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Radar Systems Graduate Certificate

The Dayton region's employers are leaders in the areas of aerospace sensing and radar.

This graduate certificate is ideal for working professionals in the areas of radar and other sensor applications. Participants should have an undergraduate degree in engineering or a related field, or should have commensurate work experience.

Learning Outcomes:

  • Gain introductory knowledge of radar systems, including the ability to
    analyze performance and conduct initial design trades.
  • Gain introductory knowledge of electronic warfare, and its impact on and relevance to radar and communication systems.
  • Gain knowledge of advanced radar applications and techniques.

Certificate Features:

  • All courses will be delivered in a fully-hybrid format with the option to choose between in-person attendance, online attendance or asynchronous (i.e., recorded) participation on a meeting-by-meeting basis. No in-person or synchronous course requirements.
  • No time-consuming projects or high-stakes exams.
  • All certificate courses are graduate courses approved for inclusion in an M.S. or Ph.D. program of study.
  • Apply now or get started quickly under nondegree status. Note: Application to the graduate certificate program (or another graduate program) is required after the completion of two courses under nondegree status.

Required Courses:

  • ECE 576: Introduction to Radar (3 credit hours)
    • Introduction to the radar range equation, fields and waves, antennas and
      phased arrays, beamforming, targets, and clutter radar cross-section, fast
      time, slow time, detection processing, tracking, space-time adaptive
      processing, FMCW radar, SAR and ISAR, electronic warfare, transmitters,
      receivers and signal processors.
  • ECE 577: Introduction to Electronic Warfare (EW) (3 credit hours)
    • Overview of the Principles of Electronic Warfare (EW). Review of radar (and
      radio frequency communication) systems engineering, including fields and
      waves, waveforms, antennas and array beamforming, target detection and
      image processing, tracking, space-time adaptive processing (STAP),
      synthetic aperture radar (SAR), Inverse SAR (ISAR). Principles of direction
      finding (DF), Electronic Attack (EA) of MTI (moving target indication) radar,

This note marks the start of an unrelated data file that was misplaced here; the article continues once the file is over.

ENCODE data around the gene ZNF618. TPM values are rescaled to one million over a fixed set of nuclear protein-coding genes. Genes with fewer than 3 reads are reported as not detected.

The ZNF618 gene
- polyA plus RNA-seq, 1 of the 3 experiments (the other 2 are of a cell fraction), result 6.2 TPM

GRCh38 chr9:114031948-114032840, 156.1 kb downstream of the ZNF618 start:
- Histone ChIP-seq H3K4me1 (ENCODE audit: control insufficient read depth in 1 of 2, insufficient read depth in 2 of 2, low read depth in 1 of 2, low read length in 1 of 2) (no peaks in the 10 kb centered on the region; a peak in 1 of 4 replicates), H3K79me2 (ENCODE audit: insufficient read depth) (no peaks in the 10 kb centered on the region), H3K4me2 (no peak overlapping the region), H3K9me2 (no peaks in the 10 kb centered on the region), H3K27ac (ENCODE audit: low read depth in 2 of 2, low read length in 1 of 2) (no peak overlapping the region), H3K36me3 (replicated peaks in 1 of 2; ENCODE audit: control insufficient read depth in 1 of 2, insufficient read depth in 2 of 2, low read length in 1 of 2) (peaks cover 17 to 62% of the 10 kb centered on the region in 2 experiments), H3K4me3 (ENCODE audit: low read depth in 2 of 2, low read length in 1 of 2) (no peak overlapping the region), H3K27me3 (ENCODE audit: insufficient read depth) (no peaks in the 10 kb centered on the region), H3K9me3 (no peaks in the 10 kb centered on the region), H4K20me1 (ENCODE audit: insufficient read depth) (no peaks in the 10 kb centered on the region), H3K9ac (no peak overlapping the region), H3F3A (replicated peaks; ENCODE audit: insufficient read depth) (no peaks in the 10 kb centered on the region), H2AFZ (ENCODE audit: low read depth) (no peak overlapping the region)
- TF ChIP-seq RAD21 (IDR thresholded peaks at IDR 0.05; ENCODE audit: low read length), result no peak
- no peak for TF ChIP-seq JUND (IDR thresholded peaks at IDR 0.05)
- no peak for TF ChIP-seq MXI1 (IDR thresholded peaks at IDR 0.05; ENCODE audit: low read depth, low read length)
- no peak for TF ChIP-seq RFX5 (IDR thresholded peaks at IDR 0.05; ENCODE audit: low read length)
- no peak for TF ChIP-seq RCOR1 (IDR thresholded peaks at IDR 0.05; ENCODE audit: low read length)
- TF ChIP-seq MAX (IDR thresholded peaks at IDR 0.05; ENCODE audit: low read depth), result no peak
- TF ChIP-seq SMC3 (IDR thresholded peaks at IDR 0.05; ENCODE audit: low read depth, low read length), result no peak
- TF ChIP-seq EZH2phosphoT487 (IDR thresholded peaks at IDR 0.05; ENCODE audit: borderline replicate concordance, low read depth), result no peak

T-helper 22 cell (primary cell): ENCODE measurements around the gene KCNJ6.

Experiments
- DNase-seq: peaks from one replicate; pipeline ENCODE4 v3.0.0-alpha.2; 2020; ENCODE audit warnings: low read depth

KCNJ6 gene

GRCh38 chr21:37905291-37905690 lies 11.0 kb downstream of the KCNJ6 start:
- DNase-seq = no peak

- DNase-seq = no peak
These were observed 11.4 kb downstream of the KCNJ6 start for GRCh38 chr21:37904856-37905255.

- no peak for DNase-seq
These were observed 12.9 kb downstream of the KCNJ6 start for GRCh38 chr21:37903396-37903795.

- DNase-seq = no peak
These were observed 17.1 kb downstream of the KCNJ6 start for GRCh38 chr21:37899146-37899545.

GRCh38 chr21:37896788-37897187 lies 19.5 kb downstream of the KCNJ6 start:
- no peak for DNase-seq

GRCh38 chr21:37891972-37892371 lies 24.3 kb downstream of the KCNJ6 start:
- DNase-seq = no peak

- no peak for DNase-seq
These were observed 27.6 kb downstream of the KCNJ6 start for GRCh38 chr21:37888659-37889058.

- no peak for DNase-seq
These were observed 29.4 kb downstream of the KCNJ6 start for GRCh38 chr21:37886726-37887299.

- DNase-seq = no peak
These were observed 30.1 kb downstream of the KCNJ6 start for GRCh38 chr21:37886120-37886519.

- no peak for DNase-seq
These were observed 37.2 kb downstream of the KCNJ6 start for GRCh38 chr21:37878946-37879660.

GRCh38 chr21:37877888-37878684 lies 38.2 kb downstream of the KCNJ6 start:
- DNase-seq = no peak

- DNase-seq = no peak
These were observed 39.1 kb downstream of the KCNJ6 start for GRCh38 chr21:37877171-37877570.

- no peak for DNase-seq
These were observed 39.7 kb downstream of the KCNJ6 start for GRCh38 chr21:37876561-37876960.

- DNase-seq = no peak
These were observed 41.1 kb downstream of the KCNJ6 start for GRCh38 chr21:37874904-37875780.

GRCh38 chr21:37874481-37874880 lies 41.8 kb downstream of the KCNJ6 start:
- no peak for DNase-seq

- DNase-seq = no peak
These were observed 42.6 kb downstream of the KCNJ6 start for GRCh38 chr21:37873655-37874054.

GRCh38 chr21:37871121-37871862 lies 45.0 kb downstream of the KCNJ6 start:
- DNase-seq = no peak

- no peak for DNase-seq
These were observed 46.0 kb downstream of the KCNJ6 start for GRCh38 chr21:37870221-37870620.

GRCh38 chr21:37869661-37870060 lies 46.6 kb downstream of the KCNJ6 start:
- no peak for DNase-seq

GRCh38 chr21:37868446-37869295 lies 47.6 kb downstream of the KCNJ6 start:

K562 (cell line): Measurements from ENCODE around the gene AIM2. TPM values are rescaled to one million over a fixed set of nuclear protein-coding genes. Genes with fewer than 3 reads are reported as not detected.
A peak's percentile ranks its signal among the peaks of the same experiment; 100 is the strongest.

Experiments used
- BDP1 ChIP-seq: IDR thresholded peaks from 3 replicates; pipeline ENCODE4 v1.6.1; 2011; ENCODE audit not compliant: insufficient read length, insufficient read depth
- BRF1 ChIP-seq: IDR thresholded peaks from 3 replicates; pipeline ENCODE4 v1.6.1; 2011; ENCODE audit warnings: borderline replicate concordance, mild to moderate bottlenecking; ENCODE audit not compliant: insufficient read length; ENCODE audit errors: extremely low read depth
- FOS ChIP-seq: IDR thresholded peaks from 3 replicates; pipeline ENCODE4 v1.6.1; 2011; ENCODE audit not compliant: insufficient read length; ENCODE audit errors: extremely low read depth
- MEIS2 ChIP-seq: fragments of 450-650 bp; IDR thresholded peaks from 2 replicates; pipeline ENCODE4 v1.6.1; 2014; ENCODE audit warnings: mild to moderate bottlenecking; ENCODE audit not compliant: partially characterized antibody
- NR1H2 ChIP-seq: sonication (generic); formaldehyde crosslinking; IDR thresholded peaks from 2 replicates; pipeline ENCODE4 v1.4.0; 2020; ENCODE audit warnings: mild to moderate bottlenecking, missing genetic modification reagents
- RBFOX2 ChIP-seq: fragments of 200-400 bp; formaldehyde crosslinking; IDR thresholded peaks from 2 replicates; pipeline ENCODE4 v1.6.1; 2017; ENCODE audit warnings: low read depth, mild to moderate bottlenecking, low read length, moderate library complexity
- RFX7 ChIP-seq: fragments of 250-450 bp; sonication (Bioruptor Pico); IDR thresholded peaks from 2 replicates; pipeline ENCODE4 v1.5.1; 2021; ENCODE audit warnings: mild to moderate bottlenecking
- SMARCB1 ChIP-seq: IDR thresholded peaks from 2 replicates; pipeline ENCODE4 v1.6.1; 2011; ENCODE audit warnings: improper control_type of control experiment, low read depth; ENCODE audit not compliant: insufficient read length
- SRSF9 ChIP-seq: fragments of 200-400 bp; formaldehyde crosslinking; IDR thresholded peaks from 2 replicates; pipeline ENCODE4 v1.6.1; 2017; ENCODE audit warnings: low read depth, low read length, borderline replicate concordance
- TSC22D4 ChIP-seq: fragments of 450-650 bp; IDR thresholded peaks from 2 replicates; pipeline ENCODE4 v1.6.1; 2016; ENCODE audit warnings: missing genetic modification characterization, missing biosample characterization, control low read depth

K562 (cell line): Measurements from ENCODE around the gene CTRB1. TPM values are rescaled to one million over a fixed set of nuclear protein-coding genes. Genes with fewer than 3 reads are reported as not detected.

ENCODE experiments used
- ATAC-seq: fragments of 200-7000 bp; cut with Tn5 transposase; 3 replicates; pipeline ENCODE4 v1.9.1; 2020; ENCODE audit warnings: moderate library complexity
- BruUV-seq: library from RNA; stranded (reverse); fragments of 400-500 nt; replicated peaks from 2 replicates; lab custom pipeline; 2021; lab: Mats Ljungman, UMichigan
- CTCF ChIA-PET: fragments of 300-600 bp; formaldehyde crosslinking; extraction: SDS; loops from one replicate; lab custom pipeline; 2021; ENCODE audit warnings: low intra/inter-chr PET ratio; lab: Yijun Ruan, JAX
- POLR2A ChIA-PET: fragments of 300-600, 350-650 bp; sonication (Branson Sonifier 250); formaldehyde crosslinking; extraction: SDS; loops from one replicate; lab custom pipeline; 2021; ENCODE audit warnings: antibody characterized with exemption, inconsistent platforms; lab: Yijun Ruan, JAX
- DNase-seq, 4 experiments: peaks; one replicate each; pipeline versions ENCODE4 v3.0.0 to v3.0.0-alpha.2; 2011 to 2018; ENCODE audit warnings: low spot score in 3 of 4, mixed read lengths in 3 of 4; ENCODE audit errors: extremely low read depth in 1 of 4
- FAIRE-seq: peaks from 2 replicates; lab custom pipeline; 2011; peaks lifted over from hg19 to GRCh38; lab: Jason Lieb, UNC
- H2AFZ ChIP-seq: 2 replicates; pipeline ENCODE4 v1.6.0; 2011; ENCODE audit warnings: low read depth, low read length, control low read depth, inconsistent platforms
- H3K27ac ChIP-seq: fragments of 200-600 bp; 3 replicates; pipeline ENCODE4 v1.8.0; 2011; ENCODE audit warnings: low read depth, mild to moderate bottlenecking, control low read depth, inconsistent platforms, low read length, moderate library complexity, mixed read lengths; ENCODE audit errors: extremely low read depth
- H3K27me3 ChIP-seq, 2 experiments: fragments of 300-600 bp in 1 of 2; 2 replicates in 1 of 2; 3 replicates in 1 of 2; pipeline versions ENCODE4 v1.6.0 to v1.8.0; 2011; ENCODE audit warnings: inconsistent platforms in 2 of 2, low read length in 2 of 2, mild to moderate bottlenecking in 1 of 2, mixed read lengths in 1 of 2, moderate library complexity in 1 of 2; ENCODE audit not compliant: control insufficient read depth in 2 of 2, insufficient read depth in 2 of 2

SAR, and digital radio frequency memory (DRFM). Principles of Electronic
      Protection (EP) in MTI and SAR. Low Probability of Intercept (LPI) radar and communications, Electronic Intelligence and STAP, Electronic Support Measures (ESM).
  • ECE 578: Advanced Radar (3 credit hours)
    • Review of the radar range equation, fields and waves, antennas and phased arrays, beamforming, targets and clutter radar cross-section, fast time, slow time, detection processing, tracking, frequency modulated continuous wave (FMCW) radar, synthetic aperture radar (SAR) and Inverse SAR (ISAR), electronic warfare (EW), transmitters, receivers, and signal processors. Advanced space-time adaptive processing (STAP) techniques, including the Generalized Likelihood Ratio Test, Non-Homogeneity Detection, Knowledge- Based STAP, and Constant False Alarm Rate detection processing.
Program Director - Prof. Brian Rigling
Prof. Brian Rigling

Prof. Brian Rigling received a B.S. degree in physics-computer science from the University of Dayton in 1998 and received M.S. and Ph.D. degrees in electrical engineering from The Ohio State University in 2000 and 2003, respectively.

From 2000 to 2004, he was a radar systems engineer for Northrop Grumman Electronic Systems. In 2004, Prof. Rigling joined the Department of Electrical Engineering at Wright State University, and was promoted to associate professor in 2009, professor in 2013, department chair in 2014 and Dean of Engineering and Computer Science in 2018. In 2010, he was employed at Science Applications International Corporation as a Chief Scientist.

In 2022, Prof. Rigling accepted an appointment in the Department of Electrical and Computer Engineering at the University of Dayton as a professor and Ohio Research Scholar for Sensor Exploitation and Fusion. He has authored chapters for 4 textbooks, more than 130 conference and journal papers and has participated in more than $60M in collaborative research projects through a variety of funding sources.

Prof. Rigling currently serves as an associate editor for IEEE Transactions on Radar Systems. He was the general chair for the 2014 IEEE Radar Conference, was awarded the 2015 IEEE Fred Nathanson Memorial Radar Award and was elevated to IEEE Fellow in 2018.


Brian Rigling, Professor and Ohio Research Scholar for Sensor Exploitation and Fusion, Department of Electrical and Computer Engineering

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